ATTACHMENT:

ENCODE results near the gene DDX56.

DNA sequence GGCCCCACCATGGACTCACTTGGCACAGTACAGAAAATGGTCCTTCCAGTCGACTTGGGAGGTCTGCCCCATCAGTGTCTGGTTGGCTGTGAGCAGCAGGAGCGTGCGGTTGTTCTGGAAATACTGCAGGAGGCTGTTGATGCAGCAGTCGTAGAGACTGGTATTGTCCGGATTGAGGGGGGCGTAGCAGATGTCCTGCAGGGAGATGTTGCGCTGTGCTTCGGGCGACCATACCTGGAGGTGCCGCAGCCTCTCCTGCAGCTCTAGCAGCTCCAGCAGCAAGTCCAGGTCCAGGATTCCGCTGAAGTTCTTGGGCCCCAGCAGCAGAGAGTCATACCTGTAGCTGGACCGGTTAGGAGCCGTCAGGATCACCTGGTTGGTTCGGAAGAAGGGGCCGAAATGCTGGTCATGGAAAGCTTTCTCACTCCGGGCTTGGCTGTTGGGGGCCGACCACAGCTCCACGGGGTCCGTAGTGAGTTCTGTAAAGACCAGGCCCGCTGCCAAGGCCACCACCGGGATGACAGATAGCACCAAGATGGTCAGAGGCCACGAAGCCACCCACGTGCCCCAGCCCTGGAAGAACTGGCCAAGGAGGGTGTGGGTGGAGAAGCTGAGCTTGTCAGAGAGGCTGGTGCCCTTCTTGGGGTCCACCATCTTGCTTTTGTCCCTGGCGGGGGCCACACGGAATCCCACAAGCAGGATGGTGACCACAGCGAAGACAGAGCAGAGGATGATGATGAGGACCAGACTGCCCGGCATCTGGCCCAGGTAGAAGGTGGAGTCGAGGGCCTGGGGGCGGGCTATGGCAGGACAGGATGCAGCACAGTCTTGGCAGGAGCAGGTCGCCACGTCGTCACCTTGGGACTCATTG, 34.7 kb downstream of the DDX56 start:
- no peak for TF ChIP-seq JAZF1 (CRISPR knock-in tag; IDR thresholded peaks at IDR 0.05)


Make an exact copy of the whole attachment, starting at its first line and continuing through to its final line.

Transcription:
ENCODE results near the gene DDX56.

DNA sequence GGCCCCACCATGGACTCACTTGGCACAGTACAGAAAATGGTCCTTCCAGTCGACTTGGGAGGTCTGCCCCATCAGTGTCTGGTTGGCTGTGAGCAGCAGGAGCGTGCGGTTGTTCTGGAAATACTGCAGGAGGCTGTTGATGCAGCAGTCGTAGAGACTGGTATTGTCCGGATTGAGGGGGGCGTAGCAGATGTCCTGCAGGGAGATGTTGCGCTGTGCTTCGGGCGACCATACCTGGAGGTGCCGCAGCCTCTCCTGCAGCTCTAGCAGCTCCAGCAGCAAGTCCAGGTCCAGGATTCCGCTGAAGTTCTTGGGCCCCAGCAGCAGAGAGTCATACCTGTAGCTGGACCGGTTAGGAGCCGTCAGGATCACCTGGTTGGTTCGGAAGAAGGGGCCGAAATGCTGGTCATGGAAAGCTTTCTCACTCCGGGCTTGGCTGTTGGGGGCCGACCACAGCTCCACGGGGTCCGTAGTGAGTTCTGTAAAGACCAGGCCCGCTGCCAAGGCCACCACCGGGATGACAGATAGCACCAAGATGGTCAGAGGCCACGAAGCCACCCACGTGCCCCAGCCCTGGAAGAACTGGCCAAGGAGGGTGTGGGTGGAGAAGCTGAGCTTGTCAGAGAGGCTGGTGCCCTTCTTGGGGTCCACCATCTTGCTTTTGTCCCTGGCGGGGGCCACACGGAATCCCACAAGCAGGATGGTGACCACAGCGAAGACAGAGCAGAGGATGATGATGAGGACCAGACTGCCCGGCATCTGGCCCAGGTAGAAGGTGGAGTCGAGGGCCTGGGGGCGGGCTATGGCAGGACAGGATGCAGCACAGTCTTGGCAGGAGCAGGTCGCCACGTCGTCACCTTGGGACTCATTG, 34.7 kb downstream of the DDX56 start:
- no peak for TF ChIP-seq JAZF1 (CRISPR knock-in tag; IDR thresholded peaks at IDR 0.05)